Purpose: We demonstrate a simple yet comprehensive method to evaluate the sensitivity of endoscopic procedures when no gold standard is available.
Materials and methods: In 208 consecutive patients with superficial bladder cancer 328 endoscopies were performed to compare the sensitivity of white light and 5-aminolevulinic acid induced fluorescence endoscopy. Both procedures were performed during the same session.
Results: The maximum interval of observable sensitivity for 5-aminolevulinic acid induced fluorescence endoscopy ranged between 78 and 97.5%, and the best estimate for sensitivity based on realistic assumptions was 93.4% (95% confidence intervals 90 to 97.3). The best sensitivity estimate for white light endoscopy was 46.7% (95% confidence intervals 39.4 to 54.3, maximum range 47.2 to 53%).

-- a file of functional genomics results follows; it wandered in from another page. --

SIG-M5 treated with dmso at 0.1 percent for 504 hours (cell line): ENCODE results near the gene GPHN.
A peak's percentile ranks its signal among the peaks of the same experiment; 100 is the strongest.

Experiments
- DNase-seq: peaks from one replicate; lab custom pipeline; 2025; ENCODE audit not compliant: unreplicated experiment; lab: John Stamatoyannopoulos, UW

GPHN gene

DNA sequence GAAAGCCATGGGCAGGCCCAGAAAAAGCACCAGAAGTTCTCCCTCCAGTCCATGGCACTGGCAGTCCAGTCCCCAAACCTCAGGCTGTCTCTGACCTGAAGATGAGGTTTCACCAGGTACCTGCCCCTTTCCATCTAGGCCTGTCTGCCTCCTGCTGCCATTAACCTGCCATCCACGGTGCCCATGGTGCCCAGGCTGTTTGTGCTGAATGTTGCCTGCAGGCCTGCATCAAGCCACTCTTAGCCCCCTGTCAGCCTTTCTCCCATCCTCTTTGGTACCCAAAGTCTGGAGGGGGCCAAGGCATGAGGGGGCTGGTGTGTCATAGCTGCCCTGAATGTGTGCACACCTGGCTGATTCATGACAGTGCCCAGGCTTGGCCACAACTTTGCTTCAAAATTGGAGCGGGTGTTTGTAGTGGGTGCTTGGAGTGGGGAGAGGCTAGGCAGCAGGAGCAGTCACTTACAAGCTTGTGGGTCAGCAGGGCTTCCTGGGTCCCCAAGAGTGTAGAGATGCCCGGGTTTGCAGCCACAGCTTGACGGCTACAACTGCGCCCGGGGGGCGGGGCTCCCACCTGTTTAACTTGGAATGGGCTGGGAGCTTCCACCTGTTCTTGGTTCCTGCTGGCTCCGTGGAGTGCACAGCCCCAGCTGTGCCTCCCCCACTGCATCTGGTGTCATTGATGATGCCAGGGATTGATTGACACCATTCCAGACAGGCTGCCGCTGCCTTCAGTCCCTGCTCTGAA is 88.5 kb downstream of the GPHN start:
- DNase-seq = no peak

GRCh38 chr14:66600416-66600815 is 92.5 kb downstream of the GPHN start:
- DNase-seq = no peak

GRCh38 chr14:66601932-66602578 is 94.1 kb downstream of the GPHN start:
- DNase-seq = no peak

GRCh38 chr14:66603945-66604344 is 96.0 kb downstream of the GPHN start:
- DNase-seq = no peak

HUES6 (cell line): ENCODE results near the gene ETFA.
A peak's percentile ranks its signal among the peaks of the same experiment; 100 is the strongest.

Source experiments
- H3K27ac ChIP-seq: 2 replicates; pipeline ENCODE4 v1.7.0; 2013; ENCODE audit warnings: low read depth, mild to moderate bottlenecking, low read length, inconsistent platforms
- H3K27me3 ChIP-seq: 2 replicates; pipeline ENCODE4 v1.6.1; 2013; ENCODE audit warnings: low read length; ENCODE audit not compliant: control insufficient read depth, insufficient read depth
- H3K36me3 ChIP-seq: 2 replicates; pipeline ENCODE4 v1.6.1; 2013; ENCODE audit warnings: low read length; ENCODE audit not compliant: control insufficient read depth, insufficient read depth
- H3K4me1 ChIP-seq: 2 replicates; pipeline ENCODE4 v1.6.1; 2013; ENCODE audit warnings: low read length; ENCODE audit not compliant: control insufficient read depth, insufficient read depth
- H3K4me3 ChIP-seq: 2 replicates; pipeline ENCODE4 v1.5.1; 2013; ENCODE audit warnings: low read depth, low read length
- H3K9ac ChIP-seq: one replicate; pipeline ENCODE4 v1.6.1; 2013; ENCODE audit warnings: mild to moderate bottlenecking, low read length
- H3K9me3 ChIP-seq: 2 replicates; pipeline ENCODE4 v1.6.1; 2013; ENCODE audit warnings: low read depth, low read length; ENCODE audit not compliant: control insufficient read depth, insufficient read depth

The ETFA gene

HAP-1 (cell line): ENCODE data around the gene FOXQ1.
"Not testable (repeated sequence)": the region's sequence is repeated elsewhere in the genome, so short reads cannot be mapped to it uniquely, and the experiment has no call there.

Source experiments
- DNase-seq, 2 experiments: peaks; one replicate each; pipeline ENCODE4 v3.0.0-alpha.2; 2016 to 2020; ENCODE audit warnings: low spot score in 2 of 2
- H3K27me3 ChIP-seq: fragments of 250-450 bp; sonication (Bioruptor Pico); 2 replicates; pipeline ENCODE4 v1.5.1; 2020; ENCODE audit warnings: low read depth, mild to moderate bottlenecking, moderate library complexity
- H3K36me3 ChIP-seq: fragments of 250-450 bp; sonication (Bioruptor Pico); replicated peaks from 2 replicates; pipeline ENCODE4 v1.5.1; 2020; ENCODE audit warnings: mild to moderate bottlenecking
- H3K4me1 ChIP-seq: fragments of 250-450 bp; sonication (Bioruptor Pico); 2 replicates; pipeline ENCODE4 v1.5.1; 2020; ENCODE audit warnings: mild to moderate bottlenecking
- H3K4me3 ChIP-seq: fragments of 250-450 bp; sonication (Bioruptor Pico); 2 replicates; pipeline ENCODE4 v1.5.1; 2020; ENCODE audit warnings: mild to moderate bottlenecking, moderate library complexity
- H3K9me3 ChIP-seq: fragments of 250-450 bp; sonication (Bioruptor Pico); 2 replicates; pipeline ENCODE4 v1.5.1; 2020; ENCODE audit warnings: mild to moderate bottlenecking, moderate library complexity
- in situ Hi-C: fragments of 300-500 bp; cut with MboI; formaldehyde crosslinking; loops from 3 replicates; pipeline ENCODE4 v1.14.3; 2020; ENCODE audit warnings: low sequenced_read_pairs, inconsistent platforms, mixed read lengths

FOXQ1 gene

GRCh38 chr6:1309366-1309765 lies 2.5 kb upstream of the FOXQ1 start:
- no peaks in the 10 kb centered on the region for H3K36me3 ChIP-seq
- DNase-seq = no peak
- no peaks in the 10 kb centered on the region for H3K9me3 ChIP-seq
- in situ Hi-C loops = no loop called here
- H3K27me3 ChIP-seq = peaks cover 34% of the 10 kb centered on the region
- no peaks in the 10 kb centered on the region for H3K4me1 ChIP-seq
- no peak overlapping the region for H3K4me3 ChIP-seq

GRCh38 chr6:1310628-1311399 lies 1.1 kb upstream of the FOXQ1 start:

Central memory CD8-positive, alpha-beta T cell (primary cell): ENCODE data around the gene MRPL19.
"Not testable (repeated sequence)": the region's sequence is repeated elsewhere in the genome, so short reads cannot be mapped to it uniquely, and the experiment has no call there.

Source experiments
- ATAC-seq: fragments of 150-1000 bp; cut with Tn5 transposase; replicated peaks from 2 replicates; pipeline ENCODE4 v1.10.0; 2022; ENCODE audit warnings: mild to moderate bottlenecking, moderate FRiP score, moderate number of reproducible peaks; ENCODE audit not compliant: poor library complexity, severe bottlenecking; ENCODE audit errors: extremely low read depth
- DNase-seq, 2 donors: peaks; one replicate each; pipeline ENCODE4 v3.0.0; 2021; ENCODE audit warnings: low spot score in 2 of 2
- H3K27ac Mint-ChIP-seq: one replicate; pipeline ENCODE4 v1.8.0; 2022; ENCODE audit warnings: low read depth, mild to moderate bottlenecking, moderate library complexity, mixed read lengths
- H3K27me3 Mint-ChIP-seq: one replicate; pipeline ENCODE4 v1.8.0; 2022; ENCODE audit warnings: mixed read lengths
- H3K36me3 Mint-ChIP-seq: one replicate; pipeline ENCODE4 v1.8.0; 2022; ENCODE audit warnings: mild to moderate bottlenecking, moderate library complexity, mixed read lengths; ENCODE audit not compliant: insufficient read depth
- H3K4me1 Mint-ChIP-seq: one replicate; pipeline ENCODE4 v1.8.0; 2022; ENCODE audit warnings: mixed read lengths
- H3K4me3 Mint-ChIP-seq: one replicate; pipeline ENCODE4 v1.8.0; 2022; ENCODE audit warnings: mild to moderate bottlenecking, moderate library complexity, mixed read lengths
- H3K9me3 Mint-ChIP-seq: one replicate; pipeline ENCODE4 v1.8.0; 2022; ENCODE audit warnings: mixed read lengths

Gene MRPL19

Conclusions: This method to determine the maximum possible range of sensitivity estimates for endoscopic procedures without a gold standard is easily applied. Depending on the assumptions a range of reasonable scenarios can be constructed and the corresponding sensitivities can be reported. This approach gives fast and valid results, and could further indicate the diagnostic superiority of 5-aminolevulinic acid induced fluorescence compared to white light endoscopy.